When we first started, the team (photographers) used to post a lot of the files they could already find sitting in their hard drive. It was the past photo shoots that has never really been posted on such blogs. The first car we posted, the Fiesta (link →) was even Charles J’s personal ride at that time. The first several cars we posted were small city cars like the Fiesta and Mazda 2, but now we have been dealing with a larger variety of cars including Maserati, Rolls Royce, plenty of BMWs and Mercs. There’s also an R8 coming up! Oops I didn’t just say that. Actually some readers complained about us having too many European cars these days. I apologize for that, and I promise I’ll always keep in mind to post varied modification styles.
In an effort to further expand our presence, we initiated the idea of hashtag #hawknpoke. Instagram users can tag their pictures with #hawknpoke and their posts will automatically be posted on our hashtag page. This was aimed to create a more interactive website; for us to better interact with our visitors, and also for visitors to interact with one another. Apart from this idea, we have also established our online store. Official stickers, shirts and keychains have been selling pretty well.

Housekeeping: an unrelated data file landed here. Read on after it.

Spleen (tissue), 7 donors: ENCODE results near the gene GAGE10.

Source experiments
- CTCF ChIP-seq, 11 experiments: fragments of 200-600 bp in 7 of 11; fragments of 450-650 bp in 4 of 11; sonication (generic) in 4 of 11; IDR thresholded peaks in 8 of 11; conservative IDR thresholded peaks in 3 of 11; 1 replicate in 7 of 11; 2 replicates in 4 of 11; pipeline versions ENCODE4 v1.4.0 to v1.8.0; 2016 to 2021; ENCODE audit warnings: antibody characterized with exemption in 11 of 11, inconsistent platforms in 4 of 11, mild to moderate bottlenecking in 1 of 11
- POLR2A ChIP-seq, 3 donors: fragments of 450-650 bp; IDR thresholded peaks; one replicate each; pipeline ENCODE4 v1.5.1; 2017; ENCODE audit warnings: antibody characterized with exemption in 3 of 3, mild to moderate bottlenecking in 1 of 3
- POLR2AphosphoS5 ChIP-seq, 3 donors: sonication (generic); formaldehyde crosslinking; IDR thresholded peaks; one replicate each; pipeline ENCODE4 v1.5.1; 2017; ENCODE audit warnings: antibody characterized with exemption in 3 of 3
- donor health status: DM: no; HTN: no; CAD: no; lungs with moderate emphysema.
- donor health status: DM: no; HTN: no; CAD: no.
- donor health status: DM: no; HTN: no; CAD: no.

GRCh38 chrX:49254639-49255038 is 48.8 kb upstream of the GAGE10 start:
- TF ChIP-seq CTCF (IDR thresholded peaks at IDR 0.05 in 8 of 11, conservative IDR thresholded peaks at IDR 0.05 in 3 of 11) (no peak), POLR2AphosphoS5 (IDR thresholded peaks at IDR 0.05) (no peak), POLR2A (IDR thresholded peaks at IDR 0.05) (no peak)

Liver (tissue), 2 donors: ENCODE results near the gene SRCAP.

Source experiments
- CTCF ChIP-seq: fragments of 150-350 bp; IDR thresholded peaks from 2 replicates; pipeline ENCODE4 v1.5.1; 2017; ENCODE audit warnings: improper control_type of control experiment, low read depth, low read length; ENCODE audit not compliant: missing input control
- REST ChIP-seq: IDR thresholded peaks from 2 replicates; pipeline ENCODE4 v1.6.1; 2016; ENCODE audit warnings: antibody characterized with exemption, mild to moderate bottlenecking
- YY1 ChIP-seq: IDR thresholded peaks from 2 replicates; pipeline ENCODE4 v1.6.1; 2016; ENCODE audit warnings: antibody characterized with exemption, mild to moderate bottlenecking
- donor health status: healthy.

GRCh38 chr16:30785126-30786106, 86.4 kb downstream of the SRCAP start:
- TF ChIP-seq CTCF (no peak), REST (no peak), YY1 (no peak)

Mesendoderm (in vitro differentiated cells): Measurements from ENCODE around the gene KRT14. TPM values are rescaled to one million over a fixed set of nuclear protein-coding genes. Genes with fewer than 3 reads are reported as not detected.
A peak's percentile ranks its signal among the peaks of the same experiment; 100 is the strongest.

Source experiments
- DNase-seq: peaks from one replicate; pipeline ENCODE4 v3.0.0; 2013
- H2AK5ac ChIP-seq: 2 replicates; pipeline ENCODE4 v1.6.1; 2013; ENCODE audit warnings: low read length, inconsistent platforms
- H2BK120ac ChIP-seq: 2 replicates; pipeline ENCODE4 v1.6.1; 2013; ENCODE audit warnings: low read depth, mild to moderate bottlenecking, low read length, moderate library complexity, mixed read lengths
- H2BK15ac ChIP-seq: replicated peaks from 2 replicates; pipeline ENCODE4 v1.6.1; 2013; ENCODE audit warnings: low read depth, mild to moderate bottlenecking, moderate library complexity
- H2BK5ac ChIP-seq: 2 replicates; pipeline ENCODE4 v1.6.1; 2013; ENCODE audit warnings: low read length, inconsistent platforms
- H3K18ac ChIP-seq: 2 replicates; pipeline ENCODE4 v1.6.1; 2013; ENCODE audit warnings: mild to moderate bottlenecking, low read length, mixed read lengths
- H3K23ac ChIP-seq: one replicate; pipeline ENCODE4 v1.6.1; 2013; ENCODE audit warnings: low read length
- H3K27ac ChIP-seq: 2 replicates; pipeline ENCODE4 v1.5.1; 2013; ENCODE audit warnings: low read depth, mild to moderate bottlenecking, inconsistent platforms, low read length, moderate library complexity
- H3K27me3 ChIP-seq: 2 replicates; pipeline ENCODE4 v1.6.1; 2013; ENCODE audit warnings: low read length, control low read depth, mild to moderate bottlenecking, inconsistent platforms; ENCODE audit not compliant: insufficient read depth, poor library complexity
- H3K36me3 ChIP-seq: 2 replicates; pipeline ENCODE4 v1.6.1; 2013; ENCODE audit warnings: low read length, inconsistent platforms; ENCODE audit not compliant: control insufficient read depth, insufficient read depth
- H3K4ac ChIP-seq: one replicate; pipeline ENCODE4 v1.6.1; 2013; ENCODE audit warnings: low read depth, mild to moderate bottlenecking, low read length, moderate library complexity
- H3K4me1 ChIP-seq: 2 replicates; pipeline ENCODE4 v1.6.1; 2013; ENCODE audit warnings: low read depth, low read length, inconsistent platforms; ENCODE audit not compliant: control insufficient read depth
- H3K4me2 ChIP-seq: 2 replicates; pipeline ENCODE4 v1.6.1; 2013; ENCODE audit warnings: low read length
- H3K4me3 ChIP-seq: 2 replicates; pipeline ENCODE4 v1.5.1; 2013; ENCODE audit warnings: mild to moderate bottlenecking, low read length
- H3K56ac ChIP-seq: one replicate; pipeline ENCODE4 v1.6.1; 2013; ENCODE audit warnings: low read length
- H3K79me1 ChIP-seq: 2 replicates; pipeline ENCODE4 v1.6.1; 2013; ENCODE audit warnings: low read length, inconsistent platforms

There are still plenty of room in which I really want hawk’n’poke to grow. 365 days might sound much, but I felt as if it was only yesterday. The team still frequently finds difficulties in gathering feature worthy cars, and we are also still aiming to create our own event in the future. By the way, if you remember correctly, our past event was done in collaboration with Jo from banana-auto.com. It was the Jakdrift Slidefest. We managed to gather around 200 modified cars to attend the drifting practice/championship event. We hope in the near future we can make an even more spectacular event to enlarge our splash in this Indonesian automotive scene; or even global scene if possible. Afterall, we are still the same tiny waterdrop that tried to expand our presence in the sea of Indonesian automotive journalism.